The Lilly grants are going to a broad array of schools, and they are using the money in different ways. At Damar Charter Academy, which educates students with special needs, few students earn traditional diplomas or have good options for higher education. That’s why school staff plan to use the $100,000 counseling grant they received to build relationships with employers and create training programs for skills such as small engine repair, automotive maintenance, landscaping, and culinary arts, said Julie Gurulé, director of student services.

“If we can commit to getting them the skills they need while they are with us,” she said, “they will be able to go out and gain meaningful employment, and … lead the kind of lives that we all want to.”

These are the districts and schools in Marion County that received counseling grants. (Find the full list here.)

  • Beech Grove City Schools $259,727
  • Damar Charter School $100,000
  • Metropolitan School District of Decatur Township $671,300
  • Purdue Polytechnic Indianapolis High School $100,000

Delayed decision

Officials promised to update a Giuliani-era agreement between the NYPD and city schools almost a year ago. So where is it?

PHOTO: Alex Zimmerman
A school safety agent at Staten Island's New Dorp High School.

Last October, city officials said they were on the cusp of announcing changes in the way the New York Police Department interacts with schools — an overhaul that began more than three years ago and sparked months of negotiations with advocacy groups.

But nearly 10 months later, the city has not announced any revisions to the “memorandum of understanding” that governs police involvement with school security, leaving in place a nearly two-decade-old agreement that has not been altered since Rudy Giuliani was mayor and “zero tolerance” discipline policies were in vogue.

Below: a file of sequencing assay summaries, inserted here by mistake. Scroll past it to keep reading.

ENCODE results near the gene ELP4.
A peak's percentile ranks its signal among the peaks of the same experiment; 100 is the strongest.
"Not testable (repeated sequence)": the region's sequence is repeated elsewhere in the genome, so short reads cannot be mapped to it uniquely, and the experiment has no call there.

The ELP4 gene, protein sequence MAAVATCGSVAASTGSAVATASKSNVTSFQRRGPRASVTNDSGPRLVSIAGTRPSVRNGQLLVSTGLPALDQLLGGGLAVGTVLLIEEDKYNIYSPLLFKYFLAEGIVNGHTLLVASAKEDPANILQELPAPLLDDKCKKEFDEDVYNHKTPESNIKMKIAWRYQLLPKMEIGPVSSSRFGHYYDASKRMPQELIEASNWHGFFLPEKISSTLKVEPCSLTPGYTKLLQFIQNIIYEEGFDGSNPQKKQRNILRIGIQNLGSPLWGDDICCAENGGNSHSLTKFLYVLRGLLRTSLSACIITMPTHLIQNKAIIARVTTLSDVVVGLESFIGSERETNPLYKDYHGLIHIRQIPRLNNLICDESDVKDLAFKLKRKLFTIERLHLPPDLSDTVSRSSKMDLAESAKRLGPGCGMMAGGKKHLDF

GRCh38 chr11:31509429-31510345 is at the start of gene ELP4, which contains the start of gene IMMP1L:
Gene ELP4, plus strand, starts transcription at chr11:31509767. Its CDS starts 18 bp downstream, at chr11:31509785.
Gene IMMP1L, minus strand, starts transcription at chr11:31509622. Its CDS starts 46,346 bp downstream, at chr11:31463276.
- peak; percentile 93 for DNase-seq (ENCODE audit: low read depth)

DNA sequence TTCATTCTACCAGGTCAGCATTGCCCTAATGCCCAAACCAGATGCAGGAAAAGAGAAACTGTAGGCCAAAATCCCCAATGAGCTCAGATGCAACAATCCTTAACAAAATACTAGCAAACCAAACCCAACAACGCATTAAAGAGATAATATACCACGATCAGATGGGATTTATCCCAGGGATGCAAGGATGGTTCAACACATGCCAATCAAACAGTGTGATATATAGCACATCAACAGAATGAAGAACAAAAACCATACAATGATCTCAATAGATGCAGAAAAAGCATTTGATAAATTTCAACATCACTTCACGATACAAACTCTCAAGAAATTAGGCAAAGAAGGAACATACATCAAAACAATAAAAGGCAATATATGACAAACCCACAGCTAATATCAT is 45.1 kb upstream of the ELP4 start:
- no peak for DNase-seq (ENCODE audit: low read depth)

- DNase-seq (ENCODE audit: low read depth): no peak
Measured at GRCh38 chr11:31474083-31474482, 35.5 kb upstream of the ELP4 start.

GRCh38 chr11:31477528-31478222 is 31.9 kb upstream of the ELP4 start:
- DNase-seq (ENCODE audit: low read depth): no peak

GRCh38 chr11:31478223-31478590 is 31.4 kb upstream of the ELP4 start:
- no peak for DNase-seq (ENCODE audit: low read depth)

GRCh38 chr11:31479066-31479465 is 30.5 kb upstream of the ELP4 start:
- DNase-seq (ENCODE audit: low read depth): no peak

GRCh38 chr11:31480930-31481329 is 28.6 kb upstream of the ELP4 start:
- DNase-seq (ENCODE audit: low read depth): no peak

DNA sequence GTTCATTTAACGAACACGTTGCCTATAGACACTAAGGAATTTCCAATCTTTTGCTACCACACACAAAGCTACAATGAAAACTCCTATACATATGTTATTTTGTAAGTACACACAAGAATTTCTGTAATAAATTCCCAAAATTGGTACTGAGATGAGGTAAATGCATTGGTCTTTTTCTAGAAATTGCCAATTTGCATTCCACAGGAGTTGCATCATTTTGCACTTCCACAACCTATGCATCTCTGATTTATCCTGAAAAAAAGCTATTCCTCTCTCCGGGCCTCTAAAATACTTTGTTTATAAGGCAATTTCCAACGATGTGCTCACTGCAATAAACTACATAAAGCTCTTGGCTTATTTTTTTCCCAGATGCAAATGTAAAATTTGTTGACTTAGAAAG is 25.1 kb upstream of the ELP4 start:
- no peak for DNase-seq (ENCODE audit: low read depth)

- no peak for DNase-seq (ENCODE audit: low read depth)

Now, police and education officials say revisions won’t be made public until this fall. That timeline has infuriated advocates who said they made progress with senior city officials but have recently been kept in the dark and fear their recommendations are being ignored.

“Here we are three years later without any explanation from the administration,” said Kesi Foster, an organizer with Make the Road New York and the Urban Youth Collaborative who serves on a mayoral task force charged with revising the agreement. “It’s extremely frustrating and disheartening.”

As Mayor Bill de Blasio has worked to overhaul school discipline policies, which have reduced suspensions and student arrests, advocates say the outdated MOU has become a roadblock.

The 1998 agreement officially gives the city’s police department authority over school safety agents, a force that rivals Houston’s entire police department in size. The agreement was controversial at the time, with some city officials saying the presence of police officials made student misbehavior more likely to end in arrests.

Mark Cannizzaro, head of the city’s principals union who was a school administrator in the 1990s, said it was not unheard of for principals to consider calling the police for incidents as minor as shoving. “There was, at one point, a zero tolerance approach that didn’t make sense,” he said.

The current memorandum is a reflection of that era, advocates say, and is one of the reasons students of color are disproportionately likely to wind up in the criminal justice system instead of the principal’s office. It was supposed to be updated every four years, but has still never been revised.